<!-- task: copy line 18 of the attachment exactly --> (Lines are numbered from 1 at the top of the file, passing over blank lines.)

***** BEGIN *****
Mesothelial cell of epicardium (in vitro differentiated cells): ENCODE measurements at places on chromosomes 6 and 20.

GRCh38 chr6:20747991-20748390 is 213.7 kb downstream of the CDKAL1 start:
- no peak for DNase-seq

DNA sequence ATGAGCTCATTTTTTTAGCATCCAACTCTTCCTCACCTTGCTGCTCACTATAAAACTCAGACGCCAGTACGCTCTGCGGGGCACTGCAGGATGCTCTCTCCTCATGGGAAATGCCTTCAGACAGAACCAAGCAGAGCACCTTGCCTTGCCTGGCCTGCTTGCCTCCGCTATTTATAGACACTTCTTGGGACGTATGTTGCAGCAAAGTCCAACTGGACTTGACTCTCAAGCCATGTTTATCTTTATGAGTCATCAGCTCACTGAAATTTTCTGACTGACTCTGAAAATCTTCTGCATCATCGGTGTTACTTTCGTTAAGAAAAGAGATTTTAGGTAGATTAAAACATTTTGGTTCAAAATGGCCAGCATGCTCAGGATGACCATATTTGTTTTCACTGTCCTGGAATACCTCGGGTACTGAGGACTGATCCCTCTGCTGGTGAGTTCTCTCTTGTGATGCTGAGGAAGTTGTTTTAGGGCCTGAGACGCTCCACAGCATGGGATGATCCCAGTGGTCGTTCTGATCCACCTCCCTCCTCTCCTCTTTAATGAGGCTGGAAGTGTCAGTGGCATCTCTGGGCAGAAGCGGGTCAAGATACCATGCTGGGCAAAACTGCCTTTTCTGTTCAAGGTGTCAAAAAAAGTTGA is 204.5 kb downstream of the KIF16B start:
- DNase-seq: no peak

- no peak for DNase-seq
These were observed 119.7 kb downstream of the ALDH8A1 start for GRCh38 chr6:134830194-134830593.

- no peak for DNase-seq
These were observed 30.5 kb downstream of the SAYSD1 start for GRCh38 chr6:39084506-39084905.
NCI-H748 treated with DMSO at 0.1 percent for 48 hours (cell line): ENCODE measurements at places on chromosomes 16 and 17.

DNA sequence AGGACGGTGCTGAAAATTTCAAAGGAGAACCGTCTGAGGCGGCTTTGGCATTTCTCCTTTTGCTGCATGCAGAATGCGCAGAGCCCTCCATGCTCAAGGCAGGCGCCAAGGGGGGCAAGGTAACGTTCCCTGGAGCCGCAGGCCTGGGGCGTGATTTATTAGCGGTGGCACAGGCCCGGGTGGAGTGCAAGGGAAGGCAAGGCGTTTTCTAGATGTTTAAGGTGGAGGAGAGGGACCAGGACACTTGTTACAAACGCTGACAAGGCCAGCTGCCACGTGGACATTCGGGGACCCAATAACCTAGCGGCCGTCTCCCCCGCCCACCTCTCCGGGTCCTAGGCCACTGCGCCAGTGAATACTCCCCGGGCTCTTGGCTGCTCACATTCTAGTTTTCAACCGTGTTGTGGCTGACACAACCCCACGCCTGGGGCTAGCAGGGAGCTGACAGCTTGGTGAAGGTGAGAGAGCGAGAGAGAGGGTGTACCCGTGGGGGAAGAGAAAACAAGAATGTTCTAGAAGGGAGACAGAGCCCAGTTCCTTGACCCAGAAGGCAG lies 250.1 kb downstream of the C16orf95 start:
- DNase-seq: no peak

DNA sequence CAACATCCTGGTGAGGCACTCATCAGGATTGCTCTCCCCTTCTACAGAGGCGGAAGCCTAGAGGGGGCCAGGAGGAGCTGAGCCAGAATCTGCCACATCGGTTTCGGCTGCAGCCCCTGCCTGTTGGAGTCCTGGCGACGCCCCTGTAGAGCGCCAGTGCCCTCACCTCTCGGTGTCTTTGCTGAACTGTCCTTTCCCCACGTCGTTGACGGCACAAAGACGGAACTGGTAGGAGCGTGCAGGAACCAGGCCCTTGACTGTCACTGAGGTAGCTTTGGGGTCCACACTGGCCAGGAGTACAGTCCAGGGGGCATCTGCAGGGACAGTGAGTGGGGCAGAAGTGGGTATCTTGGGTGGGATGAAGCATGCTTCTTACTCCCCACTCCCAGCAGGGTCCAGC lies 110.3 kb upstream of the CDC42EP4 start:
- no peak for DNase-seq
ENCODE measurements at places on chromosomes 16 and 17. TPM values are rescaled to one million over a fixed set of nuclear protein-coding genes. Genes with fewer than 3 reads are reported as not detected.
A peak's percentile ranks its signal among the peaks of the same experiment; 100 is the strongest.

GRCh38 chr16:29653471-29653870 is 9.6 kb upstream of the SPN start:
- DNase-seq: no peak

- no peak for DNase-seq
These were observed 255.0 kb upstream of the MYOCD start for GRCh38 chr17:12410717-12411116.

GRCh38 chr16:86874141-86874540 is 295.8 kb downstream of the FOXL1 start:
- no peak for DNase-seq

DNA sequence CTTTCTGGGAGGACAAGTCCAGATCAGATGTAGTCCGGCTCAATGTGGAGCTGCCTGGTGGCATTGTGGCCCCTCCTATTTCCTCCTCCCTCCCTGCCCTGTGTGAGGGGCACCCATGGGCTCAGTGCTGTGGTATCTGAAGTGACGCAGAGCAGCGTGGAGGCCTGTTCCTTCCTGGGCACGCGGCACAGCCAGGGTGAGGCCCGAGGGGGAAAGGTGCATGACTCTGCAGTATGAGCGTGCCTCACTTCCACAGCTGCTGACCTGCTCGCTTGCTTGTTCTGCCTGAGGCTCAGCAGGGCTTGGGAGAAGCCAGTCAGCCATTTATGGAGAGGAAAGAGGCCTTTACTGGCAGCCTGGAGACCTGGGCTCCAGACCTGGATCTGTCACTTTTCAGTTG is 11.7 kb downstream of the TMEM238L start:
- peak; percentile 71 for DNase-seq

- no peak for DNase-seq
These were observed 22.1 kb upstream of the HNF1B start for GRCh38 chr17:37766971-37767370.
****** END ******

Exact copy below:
- DNase-seq: no peak